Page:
written by Ellen Göppl, translation by Eliot Reiniger

Are you ready for the new medical device regulation?

The transitional period for compliance with the European Union Medical Device Regulation 2017/745 (EU-MDR 2017/745, or simply EU-MDR) was supposed to expire on 26 May 2020. Due to the current situation, the EU Commission decided to postpone the regulation’s application by one year.

By this date, manufacturers of medical devices as well as importers, distributors and suppliers in the European medical technology industry will need to be informed of the many new and amended requirements and have adapted their processes, documentation and qualifications accordingly. What’s important for manufacturers — and for us as a translation service provider — is that the language requirements for documentation and thus also for translations for the EU countries where medical products are placed on the market are more relevant than ever.

The EU-MDR applies to so-called economic operators[1] within the EU as well as to those who import medical devices from elsewhere. Here you can download an overview in which we list the points that may need to be adapted from the obligations stipulated in the German Medical Devices Act and the European Council Directive 93/42/EEC (Medical Devices Directive, MDD). Please note, this overview is not intended to be an exhaustive list, nor is it meant to replace a consultation from certification experts.

Speaking of experts, you can always turn to Peschel Communications for a comprehensive consultation regarding the translation and localisation of your texts. We are happy to translate instructions for use (IFUs), labels and trial documentation, taking into account the new definitions laid out in the EU-MDR 2017/745 and other EU terminology. But that’s not all — we are also passionate about formulating advertising texts that are meant to deliver specific images and emotions and that may have a different effect depending on the language. We would be pleased to provide you with references upon request. We have also achieved the international ISO 17100 standard for translation services and received our ISO 9001 certification at the start of 2021.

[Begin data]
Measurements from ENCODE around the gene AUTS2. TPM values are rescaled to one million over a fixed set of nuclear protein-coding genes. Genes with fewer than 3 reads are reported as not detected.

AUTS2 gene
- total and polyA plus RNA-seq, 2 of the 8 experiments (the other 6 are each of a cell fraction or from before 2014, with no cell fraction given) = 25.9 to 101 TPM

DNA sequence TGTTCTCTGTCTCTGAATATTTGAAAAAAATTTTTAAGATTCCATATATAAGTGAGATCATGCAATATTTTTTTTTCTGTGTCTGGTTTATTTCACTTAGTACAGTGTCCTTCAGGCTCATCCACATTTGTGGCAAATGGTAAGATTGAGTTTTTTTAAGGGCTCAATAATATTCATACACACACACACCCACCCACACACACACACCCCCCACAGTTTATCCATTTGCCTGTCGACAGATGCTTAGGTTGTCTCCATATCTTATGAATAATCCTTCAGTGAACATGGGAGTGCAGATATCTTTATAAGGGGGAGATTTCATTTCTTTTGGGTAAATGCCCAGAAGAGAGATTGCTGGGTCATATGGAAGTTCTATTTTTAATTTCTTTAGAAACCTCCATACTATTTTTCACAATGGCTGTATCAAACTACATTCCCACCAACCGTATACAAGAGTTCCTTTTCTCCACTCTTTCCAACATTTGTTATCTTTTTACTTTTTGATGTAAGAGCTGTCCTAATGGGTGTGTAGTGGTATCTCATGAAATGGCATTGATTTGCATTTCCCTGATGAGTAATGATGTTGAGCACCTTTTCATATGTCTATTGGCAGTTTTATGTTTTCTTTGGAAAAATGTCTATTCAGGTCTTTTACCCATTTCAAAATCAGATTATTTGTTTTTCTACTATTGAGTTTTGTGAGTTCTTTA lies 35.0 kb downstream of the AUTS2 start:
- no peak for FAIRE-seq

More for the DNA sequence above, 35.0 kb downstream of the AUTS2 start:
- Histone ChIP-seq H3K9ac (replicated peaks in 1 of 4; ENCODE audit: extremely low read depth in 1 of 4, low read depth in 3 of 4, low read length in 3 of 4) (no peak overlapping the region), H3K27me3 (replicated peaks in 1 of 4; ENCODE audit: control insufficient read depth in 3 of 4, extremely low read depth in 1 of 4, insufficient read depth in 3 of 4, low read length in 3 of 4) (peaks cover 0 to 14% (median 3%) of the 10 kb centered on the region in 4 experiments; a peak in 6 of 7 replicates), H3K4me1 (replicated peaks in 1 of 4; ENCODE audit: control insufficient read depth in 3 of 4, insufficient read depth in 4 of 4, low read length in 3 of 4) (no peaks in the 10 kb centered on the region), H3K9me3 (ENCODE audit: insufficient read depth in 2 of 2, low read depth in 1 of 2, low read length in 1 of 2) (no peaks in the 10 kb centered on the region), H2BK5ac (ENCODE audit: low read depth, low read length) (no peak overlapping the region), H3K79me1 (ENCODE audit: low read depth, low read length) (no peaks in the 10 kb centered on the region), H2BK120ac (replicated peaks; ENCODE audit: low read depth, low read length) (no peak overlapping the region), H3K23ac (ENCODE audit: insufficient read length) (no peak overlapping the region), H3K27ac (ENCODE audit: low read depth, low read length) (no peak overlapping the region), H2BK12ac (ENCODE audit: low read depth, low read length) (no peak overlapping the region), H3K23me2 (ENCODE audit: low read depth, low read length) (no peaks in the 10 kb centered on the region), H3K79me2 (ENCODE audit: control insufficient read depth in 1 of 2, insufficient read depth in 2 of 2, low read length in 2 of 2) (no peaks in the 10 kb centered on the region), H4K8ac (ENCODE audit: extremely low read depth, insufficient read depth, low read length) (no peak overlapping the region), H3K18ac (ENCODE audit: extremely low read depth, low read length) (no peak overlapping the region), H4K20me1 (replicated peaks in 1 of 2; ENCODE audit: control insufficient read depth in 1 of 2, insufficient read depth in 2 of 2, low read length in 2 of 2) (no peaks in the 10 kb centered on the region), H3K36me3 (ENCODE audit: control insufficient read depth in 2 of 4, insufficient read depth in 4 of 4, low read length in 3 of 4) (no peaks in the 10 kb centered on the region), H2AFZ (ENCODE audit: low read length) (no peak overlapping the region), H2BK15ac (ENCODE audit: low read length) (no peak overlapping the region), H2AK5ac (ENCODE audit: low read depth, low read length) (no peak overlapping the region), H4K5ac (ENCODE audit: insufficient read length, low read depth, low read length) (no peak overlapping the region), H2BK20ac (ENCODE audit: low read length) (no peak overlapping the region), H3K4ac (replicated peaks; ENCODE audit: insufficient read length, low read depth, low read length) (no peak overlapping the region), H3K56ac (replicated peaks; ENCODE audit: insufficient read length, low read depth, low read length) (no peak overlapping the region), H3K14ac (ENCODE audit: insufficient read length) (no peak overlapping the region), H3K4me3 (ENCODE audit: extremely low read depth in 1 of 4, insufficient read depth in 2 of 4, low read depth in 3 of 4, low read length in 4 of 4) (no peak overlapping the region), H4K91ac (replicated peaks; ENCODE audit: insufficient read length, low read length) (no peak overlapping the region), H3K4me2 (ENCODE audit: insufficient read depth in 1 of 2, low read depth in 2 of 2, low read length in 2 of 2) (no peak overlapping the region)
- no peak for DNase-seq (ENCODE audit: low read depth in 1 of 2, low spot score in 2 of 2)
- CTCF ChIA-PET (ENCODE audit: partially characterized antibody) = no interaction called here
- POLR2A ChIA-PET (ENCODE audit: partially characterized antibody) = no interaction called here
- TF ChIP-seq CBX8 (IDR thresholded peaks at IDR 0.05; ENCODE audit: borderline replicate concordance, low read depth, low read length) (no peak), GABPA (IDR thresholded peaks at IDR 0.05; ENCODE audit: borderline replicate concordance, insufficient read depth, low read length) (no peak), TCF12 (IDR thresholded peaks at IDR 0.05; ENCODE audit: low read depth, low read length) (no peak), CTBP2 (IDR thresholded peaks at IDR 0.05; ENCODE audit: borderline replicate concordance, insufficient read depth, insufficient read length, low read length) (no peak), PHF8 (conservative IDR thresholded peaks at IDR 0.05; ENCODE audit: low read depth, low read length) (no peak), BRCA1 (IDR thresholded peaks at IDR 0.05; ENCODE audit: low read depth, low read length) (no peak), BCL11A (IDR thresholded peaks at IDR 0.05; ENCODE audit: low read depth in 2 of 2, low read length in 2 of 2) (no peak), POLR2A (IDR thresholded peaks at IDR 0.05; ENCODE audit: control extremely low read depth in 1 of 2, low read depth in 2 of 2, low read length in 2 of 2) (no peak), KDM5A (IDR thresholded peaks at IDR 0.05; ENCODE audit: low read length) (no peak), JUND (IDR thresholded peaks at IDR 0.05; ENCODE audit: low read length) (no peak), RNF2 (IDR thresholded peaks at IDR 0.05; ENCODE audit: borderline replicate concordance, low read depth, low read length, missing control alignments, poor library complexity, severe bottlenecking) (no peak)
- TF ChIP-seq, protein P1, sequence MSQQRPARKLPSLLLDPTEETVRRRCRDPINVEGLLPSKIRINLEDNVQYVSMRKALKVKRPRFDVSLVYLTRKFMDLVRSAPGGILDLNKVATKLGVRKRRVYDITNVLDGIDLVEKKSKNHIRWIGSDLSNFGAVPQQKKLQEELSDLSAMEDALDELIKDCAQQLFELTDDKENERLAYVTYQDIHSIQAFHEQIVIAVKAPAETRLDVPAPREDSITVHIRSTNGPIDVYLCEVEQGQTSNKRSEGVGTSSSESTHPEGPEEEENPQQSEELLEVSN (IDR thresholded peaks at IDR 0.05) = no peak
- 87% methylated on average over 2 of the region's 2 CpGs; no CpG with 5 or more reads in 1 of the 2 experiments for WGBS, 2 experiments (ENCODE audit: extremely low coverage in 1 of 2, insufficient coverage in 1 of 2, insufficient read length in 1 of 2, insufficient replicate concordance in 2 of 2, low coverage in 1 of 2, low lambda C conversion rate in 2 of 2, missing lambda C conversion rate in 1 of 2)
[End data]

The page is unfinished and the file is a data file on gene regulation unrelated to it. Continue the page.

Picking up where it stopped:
As regards translation, the translations of most documents couldn’t previously be prepared until the original documents were given the CE marking of conformity. But that has changed. According to the provisions of the new EU-MDR, labels and instructions for use must be translated before being submitted to the notified bodies as part of the technical documentation. That is to say, translations must now be planned much earlier on in the workflow, significantly tightening time constraints. At the same time, the importance of flawless translations for the target market should not be underestimated. Readability is not only crucial for liability issues, where misunderstandings could lead to improper use of the device, it also plays an important role in the product’s commercial success abroad and can affect the manufacturer’s public image.

The new EU regulation 2017/745 places generally stricter requirements on linguistic clarity in order to ensure product safety. This applies in particular to texts intended for the end user (e.g. instructions for use). Not only source texts but also translations must be written in terms understandable to the intended user. The volume of documents to be translated may also increase, since the new regulation now covers products without an intended medical purpose, such as coloured contact lenses and skin exfoliation devices. Existing technical documentation for such products must also be revised before it can be translated into the required EU languages. As an experienced language service provider, we can offer support both in proofreading your medical device documentation for comprehensibility and translating it into a foreign language.

 

We are happy to translate any of the following types of documents:

  • Technical documentation, including instructions for use (IFUs) and manuals
  • Labels, packaging
  • Documents related to quality management, such as QM manuals, standard operating procedures (SOPs), process instructions
  • Flyers, newsletters, marketing brochures, website texts
  • Contracts and other legal documents
  • Training materials, software and app contents

Contact us for further information or to receive a non-binding quotation!

[1] See EU-MDR 2017/745, Article 2 Number 35 and Article 22(1) and 22(3)